Clausal Complements

Pre-conference tutorial

(Friederike Moltmann, CNRS, Jane Grimshaw, Rutgers University)

 

The tutorial will introduce clausal complementation both from a syntactic and a semantic point of view, paying particular attention to its central place in linguistic theory and to its philosophical ramifications. More specifically, the tutorial will have three goals. The first is to illustrate the main properties of clausal complements and the syntactic structure that is posited to explicate them. We then turn to the lexical semantics of embedding predicates and their relationship to complement clauses. We will present and critically discuss different approaches to the semantics of attitude and illocutionary verbs in the linguistic and philosophical literature. The final goal is to outline a novel approach to attitude reports based on the notion of a cognitive product rather than an abstract proposition and to explore its syntactic adequacy.

 

Tutorial programme

10.00-12.00: Jane Grimshaw

Section 1: Background
1.1. Varieties of clausal complementation exemplified within English
1.2. The predicates which combine with clausal complements
1.4. Typological patterns of clausal complementation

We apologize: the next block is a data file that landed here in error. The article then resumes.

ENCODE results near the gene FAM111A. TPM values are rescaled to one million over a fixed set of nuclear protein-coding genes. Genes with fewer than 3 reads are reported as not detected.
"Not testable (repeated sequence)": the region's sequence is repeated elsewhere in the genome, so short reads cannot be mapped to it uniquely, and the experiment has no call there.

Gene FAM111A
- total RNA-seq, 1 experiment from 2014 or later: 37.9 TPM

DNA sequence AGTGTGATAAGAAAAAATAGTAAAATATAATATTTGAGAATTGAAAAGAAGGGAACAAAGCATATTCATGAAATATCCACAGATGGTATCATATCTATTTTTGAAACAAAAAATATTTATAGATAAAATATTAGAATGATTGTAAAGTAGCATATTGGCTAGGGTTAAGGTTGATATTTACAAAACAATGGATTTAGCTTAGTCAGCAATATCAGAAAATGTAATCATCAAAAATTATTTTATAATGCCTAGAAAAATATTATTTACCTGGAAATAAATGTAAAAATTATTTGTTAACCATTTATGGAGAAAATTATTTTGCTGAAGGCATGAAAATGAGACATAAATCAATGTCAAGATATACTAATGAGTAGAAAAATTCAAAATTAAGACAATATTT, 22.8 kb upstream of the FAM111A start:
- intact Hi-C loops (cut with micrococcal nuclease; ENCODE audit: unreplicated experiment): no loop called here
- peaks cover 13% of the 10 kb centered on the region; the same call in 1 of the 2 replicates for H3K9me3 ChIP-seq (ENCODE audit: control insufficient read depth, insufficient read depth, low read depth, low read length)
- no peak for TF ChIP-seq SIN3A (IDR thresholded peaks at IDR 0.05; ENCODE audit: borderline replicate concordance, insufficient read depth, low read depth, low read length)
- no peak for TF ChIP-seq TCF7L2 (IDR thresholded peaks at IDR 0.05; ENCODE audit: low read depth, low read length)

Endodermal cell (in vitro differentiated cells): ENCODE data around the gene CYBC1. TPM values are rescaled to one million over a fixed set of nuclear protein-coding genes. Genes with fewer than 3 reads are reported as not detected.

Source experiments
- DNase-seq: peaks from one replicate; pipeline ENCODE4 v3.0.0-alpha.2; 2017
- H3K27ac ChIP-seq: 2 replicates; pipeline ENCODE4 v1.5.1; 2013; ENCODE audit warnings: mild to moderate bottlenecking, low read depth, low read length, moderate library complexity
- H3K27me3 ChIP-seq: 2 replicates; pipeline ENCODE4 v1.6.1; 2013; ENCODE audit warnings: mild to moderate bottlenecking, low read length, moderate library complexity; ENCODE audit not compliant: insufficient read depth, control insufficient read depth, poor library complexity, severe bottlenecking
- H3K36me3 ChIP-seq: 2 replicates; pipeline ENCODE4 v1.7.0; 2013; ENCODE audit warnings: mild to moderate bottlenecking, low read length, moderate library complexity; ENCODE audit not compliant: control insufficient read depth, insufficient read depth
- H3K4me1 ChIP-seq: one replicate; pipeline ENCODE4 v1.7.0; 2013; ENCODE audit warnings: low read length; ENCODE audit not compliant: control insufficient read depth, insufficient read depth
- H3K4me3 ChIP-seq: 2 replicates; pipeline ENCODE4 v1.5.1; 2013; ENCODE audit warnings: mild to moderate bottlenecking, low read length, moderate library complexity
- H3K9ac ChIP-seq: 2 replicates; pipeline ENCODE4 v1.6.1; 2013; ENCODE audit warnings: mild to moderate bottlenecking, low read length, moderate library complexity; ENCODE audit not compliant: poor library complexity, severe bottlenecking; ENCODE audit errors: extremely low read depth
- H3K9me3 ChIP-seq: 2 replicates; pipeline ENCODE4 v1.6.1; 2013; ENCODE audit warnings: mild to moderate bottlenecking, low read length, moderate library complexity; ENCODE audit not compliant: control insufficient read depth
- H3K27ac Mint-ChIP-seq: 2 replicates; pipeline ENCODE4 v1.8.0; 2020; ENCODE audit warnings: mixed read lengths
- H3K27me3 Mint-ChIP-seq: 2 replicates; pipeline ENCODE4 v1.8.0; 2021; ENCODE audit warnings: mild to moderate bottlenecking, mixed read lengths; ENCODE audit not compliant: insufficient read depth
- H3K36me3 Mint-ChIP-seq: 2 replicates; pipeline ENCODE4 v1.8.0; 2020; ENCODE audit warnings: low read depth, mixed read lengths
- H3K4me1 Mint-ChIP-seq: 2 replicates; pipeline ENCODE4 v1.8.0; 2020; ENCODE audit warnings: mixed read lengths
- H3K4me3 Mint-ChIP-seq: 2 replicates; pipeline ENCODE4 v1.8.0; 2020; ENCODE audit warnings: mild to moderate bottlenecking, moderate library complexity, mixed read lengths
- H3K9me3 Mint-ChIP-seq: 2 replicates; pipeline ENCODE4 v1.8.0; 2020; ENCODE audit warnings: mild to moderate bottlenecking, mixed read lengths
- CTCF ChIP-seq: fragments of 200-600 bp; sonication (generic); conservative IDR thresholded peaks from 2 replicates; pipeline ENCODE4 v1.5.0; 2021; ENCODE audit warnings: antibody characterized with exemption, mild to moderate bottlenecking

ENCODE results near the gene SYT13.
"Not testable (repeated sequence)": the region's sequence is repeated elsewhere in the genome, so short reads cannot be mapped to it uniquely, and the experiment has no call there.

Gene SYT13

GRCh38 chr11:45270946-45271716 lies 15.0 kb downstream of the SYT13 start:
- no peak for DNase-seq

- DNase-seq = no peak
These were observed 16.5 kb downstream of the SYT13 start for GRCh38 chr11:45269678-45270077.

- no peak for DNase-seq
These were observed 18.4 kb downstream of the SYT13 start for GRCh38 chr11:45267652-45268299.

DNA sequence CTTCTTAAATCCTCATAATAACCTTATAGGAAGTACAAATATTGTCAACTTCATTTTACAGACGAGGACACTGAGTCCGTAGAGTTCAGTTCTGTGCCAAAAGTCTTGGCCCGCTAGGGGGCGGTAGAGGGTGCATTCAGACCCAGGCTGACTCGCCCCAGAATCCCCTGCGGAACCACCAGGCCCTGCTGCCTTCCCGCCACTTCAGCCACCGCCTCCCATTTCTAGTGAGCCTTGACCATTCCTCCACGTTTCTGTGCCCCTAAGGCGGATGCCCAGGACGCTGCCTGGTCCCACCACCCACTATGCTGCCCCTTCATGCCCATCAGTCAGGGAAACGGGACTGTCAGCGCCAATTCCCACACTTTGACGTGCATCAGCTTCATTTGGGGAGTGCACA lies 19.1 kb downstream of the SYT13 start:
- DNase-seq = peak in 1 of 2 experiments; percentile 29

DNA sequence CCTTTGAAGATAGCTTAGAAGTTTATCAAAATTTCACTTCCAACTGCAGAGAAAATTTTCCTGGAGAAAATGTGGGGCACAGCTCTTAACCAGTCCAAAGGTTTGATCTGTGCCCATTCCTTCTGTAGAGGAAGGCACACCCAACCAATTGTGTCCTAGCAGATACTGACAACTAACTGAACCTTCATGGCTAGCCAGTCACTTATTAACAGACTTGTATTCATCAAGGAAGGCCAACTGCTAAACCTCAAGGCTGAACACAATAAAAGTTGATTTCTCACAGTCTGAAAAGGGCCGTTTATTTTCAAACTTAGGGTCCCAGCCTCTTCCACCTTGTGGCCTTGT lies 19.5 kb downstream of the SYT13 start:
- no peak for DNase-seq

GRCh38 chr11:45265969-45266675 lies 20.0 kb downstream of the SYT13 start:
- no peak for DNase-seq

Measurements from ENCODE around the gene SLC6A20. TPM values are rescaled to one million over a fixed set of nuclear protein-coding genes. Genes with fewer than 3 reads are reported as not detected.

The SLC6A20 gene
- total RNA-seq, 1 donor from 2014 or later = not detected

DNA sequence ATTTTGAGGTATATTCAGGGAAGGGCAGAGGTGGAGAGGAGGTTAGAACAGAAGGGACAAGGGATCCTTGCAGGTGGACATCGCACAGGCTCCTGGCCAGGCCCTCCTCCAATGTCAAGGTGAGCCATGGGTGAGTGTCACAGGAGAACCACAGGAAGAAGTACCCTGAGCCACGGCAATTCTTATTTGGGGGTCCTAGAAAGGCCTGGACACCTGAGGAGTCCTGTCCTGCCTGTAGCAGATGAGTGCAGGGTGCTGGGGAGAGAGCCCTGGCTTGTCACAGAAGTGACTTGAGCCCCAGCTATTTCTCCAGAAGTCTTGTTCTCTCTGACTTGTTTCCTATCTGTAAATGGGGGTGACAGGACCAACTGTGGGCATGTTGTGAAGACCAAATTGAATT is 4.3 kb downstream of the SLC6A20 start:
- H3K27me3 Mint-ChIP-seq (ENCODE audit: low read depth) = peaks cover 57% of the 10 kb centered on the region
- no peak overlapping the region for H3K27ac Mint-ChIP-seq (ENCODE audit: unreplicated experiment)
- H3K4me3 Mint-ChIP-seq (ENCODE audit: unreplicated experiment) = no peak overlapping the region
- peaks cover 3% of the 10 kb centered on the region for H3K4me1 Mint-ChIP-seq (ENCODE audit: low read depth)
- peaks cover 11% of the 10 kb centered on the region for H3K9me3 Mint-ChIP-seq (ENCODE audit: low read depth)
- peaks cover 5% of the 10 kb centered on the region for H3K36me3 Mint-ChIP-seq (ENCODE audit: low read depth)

1.5. The CP hypothesis and variants

Discussion

Section 2: Finite clauses: Current Research Issues
2.1. The categorial status of finite clauses
2.2. Non-canonical predicate complement relationships:
2.3. Main and subordinate clauses
2.4. The status of "Complementizer", the "Left Periphery"
2.5. Quoted clauses
2.6. The Force Compatibility hypothesis

Discussion

14.00-16.00 Friederike Moltmann

1. Standard semantic analyses of clausal complements
1.2. The Relational Analysis
1.3. the Operator Analysis and its problems

2. Problems with the Relational Analysis:
2.1. The Substitution Problem, The Objectivization Effect
2.2. The semantic behavior of special quantifiers in clausal position ('something', 'everything', 'that' etc)

3. Appproaches to the problems for the Relational Analysis
3.1. Syntactic approaches
3.2. The neo-Russellian approach
3.3. Clauses as predicates, not arguments
3.4. Special quantifiers as nominalizing quantifiers
3.5. The anaysis of different clausal complements on theĀ  predicational view of clauses